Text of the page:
These days there's virtually little in the way of risk that central bankers and government policymakers can't address. Central banks became willing to fight risk aversion by directly inflating risk market prices, while simultaneously devaluing safe haven assets (with zero rates and inflationary policies). They could eradicate liquidity risk with promises of open-ended QE and the willingness to "push back against a tightening of financial conditions." Policymakers also learned the value of concerted efforts to manage liquidity, manipulate prices, backstop markets and stabilize currency markets on a global basis.

Over time, markets began to appreciate the even political and geopolitical risks had been tamed. The 2012 "European" crisis demonstrated the new post-crisis reality that financial, economic and political risks would be met first and foremost by "whatever it takes" from central bankers and their electronic printing presses. Essentially any potential risk would ensure lower rates and more "money" printing for longer. It became clear that there was only one way to bet in the markets: with central bankers.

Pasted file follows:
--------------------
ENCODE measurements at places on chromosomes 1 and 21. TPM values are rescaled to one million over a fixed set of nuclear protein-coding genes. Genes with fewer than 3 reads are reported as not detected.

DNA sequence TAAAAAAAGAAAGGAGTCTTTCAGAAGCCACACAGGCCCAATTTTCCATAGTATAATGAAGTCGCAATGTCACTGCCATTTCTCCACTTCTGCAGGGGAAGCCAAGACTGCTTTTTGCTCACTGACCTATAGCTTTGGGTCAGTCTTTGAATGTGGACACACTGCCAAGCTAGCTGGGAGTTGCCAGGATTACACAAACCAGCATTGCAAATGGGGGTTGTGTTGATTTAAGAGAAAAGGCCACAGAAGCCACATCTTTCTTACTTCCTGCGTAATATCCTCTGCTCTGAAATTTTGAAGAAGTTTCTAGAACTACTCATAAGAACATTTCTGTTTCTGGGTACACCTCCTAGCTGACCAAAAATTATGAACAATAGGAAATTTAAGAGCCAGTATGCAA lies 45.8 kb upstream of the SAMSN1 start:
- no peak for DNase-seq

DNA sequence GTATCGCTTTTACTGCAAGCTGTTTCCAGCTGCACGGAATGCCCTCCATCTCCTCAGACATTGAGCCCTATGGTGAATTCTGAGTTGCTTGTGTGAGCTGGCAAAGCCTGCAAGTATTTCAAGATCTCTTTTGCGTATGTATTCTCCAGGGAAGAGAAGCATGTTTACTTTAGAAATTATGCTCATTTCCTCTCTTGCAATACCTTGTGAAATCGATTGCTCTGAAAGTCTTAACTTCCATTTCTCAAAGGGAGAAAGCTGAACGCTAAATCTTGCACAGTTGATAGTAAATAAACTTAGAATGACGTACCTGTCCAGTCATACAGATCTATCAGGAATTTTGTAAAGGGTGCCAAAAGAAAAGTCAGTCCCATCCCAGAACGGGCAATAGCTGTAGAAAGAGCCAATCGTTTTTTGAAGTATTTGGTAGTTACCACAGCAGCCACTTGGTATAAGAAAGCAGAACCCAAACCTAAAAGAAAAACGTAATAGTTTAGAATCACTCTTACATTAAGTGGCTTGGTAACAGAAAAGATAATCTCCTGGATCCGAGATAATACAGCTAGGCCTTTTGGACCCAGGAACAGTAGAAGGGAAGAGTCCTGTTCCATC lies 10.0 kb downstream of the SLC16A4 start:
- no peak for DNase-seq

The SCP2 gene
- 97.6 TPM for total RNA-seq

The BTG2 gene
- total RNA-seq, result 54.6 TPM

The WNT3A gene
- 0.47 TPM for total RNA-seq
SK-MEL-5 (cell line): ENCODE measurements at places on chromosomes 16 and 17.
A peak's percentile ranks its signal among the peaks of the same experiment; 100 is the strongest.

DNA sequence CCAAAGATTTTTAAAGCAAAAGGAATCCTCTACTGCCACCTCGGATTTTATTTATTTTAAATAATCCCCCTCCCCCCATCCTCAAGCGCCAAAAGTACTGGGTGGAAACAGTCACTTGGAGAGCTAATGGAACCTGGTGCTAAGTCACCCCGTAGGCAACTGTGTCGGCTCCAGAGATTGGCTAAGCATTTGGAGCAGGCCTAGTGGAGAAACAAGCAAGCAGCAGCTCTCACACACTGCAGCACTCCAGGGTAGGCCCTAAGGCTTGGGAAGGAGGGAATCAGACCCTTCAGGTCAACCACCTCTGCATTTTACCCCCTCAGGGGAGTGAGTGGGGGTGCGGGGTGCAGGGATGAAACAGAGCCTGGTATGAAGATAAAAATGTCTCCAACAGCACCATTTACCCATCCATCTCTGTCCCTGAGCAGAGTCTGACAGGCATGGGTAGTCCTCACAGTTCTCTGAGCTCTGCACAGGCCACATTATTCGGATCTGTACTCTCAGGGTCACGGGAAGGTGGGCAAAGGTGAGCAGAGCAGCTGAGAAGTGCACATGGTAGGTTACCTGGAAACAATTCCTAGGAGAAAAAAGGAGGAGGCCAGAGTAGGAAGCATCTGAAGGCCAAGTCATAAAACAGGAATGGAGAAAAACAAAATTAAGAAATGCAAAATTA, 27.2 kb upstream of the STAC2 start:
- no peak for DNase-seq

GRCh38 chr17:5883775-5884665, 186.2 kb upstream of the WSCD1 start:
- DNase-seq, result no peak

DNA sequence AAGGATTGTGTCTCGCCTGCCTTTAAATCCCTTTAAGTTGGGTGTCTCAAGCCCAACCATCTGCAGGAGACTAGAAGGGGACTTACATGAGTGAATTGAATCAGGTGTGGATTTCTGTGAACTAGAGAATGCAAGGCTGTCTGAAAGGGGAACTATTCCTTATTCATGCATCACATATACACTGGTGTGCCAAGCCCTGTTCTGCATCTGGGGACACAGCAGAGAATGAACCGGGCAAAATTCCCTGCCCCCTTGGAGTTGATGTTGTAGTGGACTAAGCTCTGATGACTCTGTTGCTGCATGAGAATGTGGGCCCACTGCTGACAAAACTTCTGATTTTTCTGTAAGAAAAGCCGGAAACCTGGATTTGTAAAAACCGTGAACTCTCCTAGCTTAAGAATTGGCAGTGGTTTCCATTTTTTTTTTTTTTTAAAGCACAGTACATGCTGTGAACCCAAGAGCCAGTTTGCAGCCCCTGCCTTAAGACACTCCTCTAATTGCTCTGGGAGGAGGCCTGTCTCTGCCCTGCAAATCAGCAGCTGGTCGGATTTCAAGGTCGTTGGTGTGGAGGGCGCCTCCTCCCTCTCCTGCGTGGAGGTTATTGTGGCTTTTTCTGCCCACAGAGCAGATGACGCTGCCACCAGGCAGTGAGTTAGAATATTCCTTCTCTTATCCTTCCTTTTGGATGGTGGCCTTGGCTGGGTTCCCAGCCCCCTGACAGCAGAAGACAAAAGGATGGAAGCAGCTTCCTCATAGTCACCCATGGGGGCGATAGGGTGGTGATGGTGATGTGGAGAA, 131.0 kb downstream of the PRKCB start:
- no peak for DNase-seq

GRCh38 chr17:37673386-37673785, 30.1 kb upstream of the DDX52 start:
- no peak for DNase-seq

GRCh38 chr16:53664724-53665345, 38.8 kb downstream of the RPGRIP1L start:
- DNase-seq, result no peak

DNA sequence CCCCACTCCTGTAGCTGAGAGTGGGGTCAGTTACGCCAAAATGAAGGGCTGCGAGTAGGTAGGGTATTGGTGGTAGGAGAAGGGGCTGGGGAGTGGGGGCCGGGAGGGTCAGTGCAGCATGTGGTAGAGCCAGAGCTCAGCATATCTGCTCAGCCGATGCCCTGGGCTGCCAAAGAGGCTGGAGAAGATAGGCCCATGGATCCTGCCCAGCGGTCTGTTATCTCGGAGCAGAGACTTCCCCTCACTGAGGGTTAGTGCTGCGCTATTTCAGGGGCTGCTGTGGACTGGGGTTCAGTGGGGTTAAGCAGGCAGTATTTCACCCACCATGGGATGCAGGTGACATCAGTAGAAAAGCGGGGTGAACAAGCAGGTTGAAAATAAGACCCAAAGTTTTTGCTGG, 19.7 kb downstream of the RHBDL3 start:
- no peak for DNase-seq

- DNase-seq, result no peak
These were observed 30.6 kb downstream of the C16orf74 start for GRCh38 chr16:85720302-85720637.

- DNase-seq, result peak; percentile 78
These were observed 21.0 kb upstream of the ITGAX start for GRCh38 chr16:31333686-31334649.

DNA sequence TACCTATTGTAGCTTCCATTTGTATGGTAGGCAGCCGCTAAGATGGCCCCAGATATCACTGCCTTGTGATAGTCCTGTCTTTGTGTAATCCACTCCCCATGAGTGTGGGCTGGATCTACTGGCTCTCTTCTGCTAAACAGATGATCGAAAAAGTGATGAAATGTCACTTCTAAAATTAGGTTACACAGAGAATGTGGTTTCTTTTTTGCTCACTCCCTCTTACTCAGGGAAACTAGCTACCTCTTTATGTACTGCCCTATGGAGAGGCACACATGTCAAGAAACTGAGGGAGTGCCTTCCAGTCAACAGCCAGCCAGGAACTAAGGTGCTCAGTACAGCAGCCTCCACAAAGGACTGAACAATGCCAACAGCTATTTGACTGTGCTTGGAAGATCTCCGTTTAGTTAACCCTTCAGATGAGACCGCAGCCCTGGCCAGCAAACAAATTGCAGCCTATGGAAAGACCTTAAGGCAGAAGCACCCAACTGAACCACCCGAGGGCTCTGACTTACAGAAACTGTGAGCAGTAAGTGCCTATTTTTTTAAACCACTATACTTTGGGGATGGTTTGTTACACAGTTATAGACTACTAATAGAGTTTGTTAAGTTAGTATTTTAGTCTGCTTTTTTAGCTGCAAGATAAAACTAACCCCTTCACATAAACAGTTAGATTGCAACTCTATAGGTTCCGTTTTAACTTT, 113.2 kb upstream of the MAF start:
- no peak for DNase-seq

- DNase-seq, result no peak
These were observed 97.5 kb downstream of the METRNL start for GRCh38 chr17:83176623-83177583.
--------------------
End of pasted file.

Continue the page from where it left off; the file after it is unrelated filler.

Yet one festering risk remained seemingly outside the purview of our inflationist central bankers: geopolitical uncertainty. But even here things became clouded by a world inundated with "money" and surging securities markets. The global Bubble championed cooperation. With economic and financial fragility a global phenomenon, it was basically in each country's interest to act in ways supportive of the global recovery. Of course, promote the securities markets! And it was also not the time to embark on geopolitically risky endeavors. Indeed, a global consensus developed to use economic/financial sanctions to dissuade countries from unconstructive behavior (i.e. Russia and Iran).